We hear much about the new kind of war that we will be fighting and indeed, it is new, for the frontlines are our mundane patterns of conduct. The strategy of terrorism is not to occupy territory, take over major cities, destroy opposing armies or the like. The strategy of terrorism is to weaken the population’s support for government policies. If the people’s will to carry on their mundane social lives can be sapped, terrorism achieves its objective and the people demand retreat. The central issue of this new kind of war is all about the power people have to conduct their business, their courage to do everyday life. The struggle is over the mundane.
Routine is the cornerstone of mundane life and Journal of Mundane Behavior has and will continue to expose the myriad ways in which routine operates to implant a sense of the mundane. However, a new mode of routinization is called for in this environment: one that is mindful. Awareness of routine, reflectiveness as to possible meanings of conduct, a form of doubt as an personal orientation to the world is inevitable. Guardedness and preparedness will be required in the new mundanity. Security consciousness and suspicion will have to wrestle with the faith and trust that undergird relationships with strangers in public settings.
“They” (the terrorists) were among us, hidden in plain sight – neighboring, puttering around, socializing, passing as anyone, yet they schemed massive destruction of the innocent. How can we ever trust again? But to perpetuate mundane life, trust must ever be renewed. Rather than contradict, cynicism can well precede trust and yield a firmer ground for trusting the other in everyday life interactions.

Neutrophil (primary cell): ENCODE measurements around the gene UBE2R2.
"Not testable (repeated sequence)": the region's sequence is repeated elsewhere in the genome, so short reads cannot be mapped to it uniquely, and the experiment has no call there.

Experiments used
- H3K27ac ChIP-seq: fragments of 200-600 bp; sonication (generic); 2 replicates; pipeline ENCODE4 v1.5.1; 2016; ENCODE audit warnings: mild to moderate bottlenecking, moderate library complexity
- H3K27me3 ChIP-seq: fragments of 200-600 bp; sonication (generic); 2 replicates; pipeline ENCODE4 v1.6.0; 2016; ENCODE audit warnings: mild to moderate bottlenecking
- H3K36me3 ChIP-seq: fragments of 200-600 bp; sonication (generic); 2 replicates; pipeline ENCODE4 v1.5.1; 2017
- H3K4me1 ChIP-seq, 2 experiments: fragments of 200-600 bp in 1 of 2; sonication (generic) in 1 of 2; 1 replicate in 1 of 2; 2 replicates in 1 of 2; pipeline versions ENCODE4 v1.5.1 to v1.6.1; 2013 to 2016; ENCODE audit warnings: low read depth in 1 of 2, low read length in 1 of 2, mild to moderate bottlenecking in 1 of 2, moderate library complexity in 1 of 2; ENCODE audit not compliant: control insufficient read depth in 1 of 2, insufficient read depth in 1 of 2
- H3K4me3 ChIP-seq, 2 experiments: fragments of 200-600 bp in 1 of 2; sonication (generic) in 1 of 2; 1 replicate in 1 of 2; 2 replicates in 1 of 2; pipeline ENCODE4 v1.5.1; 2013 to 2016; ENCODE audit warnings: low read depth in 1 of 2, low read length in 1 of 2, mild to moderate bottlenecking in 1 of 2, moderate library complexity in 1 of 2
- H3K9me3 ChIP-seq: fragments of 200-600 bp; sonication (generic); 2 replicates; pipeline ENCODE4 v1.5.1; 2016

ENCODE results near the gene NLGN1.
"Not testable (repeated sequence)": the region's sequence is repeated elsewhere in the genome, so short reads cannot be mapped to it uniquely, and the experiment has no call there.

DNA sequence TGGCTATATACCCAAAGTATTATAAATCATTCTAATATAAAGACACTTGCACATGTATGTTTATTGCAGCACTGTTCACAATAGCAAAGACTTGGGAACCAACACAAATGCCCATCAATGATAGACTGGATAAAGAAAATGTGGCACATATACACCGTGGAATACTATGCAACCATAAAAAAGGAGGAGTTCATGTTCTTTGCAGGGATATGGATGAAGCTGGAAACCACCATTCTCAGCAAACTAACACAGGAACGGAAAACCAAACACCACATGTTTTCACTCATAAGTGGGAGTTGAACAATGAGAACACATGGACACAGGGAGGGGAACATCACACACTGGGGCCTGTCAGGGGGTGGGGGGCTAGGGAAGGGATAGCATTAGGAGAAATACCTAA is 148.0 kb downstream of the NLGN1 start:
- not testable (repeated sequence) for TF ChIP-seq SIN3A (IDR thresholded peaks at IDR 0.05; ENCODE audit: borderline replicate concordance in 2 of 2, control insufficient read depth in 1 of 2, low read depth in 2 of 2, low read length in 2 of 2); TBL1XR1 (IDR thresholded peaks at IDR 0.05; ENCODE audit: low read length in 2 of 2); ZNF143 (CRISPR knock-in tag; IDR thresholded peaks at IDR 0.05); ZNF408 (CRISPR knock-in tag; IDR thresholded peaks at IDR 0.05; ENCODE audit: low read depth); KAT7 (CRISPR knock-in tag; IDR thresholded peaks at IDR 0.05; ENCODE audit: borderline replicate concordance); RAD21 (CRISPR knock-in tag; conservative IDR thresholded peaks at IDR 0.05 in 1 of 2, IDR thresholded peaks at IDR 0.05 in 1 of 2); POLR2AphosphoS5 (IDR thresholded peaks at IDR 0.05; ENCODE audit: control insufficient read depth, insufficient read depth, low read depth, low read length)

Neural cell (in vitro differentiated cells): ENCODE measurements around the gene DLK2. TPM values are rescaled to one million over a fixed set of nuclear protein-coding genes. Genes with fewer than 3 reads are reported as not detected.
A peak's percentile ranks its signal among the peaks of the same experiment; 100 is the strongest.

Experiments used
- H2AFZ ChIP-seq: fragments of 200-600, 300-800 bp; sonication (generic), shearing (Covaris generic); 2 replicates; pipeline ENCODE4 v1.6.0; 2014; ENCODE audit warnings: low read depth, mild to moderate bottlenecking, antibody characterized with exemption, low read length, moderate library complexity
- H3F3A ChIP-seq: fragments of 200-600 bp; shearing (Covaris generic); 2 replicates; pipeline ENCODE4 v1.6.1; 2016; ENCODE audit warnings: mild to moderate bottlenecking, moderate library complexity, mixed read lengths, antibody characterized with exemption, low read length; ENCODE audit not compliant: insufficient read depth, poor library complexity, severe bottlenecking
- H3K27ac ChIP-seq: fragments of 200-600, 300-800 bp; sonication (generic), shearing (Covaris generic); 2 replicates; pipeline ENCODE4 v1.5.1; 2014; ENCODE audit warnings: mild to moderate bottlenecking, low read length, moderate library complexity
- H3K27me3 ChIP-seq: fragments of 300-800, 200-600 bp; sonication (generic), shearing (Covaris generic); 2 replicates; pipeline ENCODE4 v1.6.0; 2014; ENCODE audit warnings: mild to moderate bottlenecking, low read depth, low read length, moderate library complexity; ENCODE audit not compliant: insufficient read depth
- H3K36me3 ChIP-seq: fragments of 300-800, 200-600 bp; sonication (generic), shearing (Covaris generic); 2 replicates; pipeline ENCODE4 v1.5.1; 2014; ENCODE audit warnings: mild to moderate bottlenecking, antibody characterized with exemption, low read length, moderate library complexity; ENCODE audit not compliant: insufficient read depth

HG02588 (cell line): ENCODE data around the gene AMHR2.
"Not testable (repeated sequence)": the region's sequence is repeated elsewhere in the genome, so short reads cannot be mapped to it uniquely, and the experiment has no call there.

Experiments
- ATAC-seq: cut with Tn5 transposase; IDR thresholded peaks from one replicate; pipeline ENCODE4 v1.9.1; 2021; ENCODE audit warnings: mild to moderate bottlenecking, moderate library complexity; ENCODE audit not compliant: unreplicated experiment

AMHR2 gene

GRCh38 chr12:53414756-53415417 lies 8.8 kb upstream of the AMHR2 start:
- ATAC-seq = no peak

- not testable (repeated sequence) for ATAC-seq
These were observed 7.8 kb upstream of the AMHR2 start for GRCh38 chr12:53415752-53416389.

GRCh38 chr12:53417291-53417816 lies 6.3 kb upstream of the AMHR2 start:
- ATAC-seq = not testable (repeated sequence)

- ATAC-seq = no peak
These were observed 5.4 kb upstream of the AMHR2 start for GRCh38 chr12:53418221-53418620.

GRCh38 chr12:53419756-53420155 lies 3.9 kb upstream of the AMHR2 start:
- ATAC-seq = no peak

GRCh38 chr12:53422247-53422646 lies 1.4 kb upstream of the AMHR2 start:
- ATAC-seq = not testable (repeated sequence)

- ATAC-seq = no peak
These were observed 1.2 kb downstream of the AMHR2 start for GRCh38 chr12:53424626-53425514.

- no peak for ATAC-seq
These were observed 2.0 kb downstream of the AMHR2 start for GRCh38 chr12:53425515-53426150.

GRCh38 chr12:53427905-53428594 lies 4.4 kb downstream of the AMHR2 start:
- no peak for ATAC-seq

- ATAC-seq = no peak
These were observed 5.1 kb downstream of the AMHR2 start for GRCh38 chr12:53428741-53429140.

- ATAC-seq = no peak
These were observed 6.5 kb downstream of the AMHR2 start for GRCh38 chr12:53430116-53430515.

Scholars have long pondered whether social life is predicated upon cynical manipulation or cooperative faith. Now, the current situation requires a synthesis in which skepticism and assessment serve as the foundation for proving oneself, showing oneself to be acceptable and worthy of trust. The “stigmata” of ethnic appearance must be addressed rationally and with clear legal protections, but there must be a recognition of the need for establishing okayness. So, security checks and all sorts of inconveniences will ensue, perhaps compromising civil and human liberties. Much work will have to be done to balance rights to privacy, personal liberty, freedom of movement, etc., with rights to security and safety. Mundane public life can endure the trauma of terror only if protection means ensuring the sanctity of the person while guaranteeing the conditions that sustain routine.
“Cautious but not cowed” may become the slogan of the mundane battlefield. Re-normalizing life in new configurations demands that the rights of dissenters to oppose security procedures or government declarations be upheld. Demonstrations and protests affirm the essence of how we conduct our everyday lives as authentic, intentional actors. We do not diminish mundane practices by exercising caution, and appropriate caution mixed with sanctioned dissent clearly does not indicate that any terrain has been ceded to terror. Put another way, that which the wagons are circled around – “civil society” – must be protected and not harmed by the wagon-circling.
Mediated Images of Terrorism
“News” of disruption is probably more disruptive of everyday life than terrorist threats themselves. If people use their firsthand experiences of reality, they will see that life does indeed go on. But feeding fears of terrorism both fulfills demand and sells because that’s what people want to hear about, even if consummation of supposed threats is unlikely.